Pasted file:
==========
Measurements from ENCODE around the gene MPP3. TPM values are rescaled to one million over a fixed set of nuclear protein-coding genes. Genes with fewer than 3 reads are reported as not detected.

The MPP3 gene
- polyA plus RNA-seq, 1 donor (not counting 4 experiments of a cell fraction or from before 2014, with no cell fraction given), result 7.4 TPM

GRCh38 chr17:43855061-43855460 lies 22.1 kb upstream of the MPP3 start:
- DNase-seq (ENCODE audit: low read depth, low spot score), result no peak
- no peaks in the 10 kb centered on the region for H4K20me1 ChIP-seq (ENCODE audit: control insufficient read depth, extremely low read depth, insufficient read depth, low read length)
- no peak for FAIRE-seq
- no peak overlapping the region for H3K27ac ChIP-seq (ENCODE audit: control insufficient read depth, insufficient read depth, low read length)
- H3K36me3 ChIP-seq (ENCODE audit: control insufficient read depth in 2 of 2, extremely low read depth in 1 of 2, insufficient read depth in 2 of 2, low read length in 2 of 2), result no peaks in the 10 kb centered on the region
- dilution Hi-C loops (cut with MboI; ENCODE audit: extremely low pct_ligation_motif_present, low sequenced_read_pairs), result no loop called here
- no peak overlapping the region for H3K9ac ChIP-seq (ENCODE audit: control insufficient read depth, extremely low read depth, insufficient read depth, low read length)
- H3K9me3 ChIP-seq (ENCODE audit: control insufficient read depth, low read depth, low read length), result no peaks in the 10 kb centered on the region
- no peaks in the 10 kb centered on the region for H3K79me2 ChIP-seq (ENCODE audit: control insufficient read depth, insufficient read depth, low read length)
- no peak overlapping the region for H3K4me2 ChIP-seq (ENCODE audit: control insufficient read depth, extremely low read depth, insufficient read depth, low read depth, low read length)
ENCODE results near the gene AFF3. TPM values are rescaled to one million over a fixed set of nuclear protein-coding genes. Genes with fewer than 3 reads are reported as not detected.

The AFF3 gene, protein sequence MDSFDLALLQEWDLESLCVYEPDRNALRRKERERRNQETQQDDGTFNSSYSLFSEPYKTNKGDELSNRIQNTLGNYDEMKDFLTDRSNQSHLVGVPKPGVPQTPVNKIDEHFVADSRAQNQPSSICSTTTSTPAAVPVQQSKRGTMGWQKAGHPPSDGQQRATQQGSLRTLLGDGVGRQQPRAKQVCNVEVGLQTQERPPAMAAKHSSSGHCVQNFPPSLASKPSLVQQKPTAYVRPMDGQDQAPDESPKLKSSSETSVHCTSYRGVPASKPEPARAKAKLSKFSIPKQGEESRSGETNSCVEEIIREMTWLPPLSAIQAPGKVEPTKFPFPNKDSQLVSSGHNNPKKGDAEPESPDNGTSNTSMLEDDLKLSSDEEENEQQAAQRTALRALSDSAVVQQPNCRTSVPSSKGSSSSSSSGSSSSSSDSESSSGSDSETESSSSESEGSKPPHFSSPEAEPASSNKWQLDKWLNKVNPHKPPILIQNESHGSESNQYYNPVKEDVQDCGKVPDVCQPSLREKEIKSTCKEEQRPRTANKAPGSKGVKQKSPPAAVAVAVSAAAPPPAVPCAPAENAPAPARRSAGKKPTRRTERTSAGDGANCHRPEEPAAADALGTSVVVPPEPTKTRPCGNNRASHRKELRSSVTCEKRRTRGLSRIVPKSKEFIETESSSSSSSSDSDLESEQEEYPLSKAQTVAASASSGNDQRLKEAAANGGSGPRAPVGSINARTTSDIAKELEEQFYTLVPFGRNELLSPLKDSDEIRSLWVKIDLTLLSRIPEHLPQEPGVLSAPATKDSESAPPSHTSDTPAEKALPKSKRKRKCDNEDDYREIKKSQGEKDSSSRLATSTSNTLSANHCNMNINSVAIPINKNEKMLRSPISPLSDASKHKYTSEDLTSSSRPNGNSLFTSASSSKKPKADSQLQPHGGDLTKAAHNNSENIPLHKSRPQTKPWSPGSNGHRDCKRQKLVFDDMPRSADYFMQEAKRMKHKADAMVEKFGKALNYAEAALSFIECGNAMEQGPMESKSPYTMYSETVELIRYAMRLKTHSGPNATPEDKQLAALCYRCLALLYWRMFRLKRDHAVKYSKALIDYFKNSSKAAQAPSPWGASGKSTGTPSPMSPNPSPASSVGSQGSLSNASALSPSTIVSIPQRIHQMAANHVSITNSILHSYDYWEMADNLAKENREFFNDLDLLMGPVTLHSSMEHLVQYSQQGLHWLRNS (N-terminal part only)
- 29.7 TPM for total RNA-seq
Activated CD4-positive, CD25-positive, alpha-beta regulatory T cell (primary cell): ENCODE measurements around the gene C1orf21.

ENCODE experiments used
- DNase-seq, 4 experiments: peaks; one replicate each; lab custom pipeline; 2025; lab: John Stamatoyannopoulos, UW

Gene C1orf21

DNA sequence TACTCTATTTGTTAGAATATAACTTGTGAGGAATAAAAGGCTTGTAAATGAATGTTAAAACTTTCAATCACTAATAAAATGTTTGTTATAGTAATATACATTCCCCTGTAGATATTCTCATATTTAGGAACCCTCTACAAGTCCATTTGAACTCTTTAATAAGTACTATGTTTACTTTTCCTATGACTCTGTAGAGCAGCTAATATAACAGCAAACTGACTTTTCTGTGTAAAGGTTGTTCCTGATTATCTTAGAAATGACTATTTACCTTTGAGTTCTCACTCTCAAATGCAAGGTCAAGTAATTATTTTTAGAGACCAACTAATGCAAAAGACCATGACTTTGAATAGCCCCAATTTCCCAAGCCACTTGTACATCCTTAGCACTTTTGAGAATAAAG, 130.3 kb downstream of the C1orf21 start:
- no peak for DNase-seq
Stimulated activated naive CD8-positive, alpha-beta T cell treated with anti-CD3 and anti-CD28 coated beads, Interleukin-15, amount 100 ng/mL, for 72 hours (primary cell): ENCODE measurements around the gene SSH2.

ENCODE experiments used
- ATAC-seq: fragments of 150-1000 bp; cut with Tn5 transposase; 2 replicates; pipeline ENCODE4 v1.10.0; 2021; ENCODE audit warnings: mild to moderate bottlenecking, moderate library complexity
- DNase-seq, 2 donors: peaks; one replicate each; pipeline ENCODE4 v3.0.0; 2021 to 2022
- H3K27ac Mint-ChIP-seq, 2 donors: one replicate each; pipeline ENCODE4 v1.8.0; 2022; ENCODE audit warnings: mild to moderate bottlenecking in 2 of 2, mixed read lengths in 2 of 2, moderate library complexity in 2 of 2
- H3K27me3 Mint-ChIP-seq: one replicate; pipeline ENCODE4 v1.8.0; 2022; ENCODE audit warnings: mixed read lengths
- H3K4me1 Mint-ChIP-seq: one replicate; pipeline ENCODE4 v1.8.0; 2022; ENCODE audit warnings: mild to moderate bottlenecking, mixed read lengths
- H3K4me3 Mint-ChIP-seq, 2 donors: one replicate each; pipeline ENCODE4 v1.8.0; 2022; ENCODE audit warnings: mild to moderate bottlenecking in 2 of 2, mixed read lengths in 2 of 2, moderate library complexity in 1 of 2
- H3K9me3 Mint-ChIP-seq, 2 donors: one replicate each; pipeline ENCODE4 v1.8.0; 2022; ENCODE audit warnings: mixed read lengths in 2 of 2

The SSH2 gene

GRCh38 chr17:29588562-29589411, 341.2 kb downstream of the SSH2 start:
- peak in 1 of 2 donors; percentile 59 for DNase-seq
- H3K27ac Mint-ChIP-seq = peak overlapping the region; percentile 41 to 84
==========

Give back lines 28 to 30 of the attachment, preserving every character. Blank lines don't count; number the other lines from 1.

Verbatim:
- H3K27ac Mint-ChIP-seq, 2 donors: one replicate each; pipeline ENCODE4 v1.8.0; 2022; ENCODE audit warnings: mild to moderate bottlenecking in 2 of 2, mixed read lengths in 2 of 2, moderate library complexity in 2 of 2
- H3K27me3 Mint-ChIP-seq: one replicate; pipeline ENCODE4 v1.8.0; 2022; ENCODE audit warnings: mixed read lengths
- H3K4me1 Mint-ChIP-seq: one replicate; pipeline ENCODE4 v1.8.0; 2022; ENCODE audit warnings: mild to moderate bottlenecking, mixed read lengths